Quality on the Line: Stress is Good
Dairy processors do an excellent job of processing and bottling milk so that low initial bacterial numbers are observed. In fact, the standard plate count (SPC) of freshly pasteurized milk typically runs approximately 500 cfu/mL (or even lower). However, these low numbers on fresh milk products do not assure that the shelf-life of the milk will be as long as it should be. The simple reason is that there is no indication as to the type of bacteria present. If all or most of the bacteria are psychrotrophic, i.e. capable of fairly rapid growth at refrigeration temperatures, the counts could reach a million or more per mL within 10-12 days at 7°C (45°F). The reason why this number is so critical is that normally a count of at least a million is required before an off-flavor is detected. The average generation time (the time required for a bacterial population to double in number) of the most common psychrotrophs is approximately nine hours at 7°C (45°F); therefore, it only requires a few days for "several hundred" bacteria to become a serious shelf-life issue.
Stress testing provides a better method for evaluating the quality and shelf-life of pasteurized products. The purpose of this test is to allow time for any bacteria that may be present to grow to estimable numbers. In cases where most of the bacteria are psychrotrophs (either Gram-negative rods like Pseudomonas or Gram-positive rods like Bacillus), resultant counts of stress testing can better indicate the quality and shelf-life of fluid milk.
A stress test (PI-SPC) may be conducted by incubating an entire carton of milk at 21°C (70°F) for the following times: 18 hours for half-pints and pints, 20 hours for quarts, 22-24 hours for half-gallons and gallons. After the product has been stressed, perform an SPC using 1:100 dilutions. Some lab technicians claim to have better results with agar plates. Either way, the plates should be incubated at 21°C for 48 hours. The goal should be for counts to be less than 1,000 cfu/mL. If counts are consistently greater than 1,000/mL, check PI (Preliminary Incubation Test - See Dairy Foods, August 2005) counts for raw milk, and conduct lab pasteurization counts (LPC) on raw milk to check for thermodurics. The LPC should yield less than 500 cfu/mL. If PI-SPC results remain high, check the type of bacteria found in the product. Because Gram-negative rods do not survive pasteurization (unless in extremely high numbers), high Pl-SPC results with these types of bacteria normally indicate the use of unsanitary equipment. High PI-SPC results with Gram-positive rods may indicate either raw milk problems or unsanitary equipment used on the pasteurized side. Review all equipment cleaning and sanitizing. It should be noted that a stress coliform (PI-Coli) test may also be run in the same manner as the PI-SPC. The goal should be less than 1 coliform/mL.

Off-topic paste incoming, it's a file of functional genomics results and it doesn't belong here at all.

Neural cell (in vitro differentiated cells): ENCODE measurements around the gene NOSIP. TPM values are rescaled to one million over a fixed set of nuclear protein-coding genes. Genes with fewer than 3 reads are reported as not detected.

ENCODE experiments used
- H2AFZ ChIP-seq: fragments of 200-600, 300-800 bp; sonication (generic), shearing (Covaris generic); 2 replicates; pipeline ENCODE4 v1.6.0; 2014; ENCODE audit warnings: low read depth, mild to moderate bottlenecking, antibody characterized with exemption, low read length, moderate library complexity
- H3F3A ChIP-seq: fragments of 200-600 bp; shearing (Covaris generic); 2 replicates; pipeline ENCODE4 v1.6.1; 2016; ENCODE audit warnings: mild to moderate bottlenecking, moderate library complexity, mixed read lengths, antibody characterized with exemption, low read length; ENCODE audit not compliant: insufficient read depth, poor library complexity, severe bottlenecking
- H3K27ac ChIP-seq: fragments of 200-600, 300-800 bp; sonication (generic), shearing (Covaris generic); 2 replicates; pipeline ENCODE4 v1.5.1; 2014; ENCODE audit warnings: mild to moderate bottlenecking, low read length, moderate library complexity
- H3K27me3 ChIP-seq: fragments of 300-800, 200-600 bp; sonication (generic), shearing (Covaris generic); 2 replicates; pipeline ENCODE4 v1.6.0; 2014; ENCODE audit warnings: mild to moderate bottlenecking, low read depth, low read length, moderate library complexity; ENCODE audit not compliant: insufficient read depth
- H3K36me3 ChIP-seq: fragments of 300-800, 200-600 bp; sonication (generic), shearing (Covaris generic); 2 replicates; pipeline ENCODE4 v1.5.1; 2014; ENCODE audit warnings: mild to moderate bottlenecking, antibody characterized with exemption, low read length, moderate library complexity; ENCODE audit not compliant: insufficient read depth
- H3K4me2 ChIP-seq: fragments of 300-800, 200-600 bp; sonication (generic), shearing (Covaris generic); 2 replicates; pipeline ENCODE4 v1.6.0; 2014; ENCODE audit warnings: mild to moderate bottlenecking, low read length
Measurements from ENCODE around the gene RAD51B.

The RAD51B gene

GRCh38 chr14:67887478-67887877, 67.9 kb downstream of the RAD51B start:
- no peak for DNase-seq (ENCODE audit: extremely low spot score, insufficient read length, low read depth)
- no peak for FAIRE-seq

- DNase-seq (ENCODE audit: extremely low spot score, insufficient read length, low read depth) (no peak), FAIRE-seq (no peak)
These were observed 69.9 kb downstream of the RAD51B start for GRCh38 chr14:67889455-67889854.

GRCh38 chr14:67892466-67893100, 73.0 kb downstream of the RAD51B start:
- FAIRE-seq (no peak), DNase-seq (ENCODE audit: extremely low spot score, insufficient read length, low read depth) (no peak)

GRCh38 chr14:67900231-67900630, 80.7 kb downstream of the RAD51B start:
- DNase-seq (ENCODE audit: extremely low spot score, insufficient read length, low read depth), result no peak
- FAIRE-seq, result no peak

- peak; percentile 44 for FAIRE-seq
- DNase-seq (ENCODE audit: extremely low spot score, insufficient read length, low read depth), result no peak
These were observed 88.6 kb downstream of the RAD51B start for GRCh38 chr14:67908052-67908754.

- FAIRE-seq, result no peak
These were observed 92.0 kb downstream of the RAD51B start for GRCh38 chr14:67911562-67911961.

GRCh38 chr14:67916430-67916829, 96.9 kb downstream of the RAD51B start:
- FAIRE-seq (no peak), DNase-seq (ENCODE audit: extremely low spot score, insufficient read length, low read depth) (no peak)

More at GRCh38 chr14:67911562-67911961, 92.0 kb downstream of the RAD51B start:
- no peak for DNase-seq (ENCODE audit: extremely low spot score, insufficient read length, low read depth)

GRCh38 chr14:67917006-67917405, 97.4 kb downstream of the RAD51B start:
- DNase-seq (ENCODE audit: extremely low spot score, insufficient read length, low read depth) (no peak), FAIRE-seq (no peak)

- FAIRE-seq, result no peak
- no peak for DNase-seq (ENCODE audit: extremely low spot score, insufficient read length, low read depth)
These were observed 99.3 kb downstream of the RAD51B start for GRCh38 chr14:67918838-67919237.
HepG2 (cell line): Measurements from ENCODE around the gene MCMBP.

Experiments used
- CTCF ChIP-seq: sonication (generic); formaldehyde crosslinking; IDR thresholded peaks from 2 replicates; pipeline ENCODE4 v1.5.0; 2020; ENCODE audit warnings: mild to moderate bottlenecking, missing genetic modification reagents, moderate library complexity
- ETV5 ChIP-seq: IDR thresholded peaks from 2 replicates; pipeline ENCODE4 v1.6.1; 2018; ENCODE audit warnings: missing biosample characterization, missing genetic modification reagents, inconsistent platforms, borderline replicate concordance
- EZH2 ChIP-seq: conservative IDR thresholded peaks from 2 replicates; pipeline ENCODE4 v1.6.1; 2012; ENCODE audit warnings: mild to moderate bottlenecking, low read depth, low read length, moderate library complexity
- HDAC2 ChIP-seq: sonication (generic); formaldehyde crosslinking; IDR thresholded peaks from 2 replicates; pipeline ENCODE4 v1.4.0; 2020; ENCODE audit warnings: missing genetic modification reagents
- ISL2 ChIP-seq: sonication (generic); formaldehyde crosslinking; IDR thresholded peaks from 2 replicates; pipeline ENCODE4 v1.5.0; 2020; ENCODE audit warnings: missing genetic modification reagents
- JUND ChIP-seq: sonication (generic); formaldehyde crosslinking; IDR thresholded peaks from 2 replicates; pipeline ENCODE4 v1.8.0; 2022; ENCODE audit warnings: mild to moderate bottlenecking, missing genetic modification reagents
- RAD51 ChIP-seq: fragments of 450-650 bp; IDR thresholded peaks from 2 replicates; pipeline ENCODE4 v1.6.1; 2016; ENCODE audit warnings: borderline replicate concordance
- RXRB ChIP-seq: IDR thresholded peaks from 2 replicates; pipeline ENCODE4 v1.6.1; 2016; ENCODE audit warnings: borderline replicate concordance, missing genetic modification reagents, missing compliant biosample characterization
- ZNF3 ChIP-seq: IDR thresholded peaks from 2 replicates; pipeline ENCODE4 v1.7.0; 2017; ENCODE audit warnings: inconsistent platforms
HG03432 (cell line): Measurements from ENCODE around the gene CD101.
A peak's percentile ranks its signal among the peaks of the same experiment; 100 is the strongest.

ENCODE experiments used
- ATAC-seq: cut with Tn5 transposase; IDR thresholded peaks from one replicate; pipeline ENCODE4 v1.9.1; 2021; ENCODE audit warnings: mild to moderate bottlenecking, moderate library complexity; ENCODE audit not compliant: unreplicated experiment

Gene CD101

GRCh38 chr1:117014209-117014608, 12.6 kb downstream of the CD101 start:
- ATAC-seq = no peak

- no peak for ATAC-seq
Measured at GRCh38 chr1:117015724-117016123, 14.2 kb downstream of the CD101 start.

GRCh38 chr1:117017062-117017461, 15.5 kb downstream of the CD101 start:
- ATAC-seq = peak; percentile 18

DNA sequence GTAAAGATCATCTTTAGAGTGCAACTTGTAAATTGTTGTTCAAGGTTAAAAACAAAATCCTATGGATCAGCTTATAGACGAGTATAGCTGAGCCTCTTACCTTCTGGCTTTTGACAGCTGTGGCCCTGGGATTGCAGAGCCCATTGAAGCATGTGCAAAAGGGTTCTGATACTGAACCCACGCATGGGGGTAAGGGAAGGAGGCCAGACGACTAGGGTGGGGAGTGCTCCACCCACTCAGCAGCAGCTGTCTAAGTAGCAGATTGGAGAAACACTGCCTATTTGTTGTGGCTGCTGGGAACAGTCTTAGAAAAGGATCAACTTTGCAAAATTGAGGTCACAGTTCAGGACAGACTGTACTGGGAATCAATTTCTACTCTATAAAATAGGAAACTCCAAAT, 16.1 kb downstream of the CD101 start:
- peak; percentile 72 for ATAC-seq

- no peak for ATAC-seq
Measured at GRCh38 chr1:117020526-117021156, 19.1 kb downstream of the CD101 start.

The other major stress test is the Moseley Test. As detailed in Standard Methods, this test consists of incubating an unopened container of milk at 7°C (45°F) for seven days followed by plating on Plate Count Agar and incubating at 32°C for 48 hours. The results are compared with an SPC done on a fresh sample of milk. According to Standard Methods (17th Edition, 2004), "large increases in the bacterial count between the first and second plating indicate limited shelf-life of refrigerated products." Many dairies only run the second SPC. The problem with the Moseley Test is that it takes nine days to obtain results. While companies are aware of the limitations of the Moseley Test, they continue to use this procedure as a standard to continually meet.
Most current shelf-life predicting tests utilize some type of "stress" condition to modify bacterial numbers where problems may be noted. These tests also lead to the implementation of corrective action(s) where needed. By providing data on bacterial growth beyond the initial SPC, stress tests can effectively assist dairy processors in producing fluid milk of high quality with dependable shelf-life.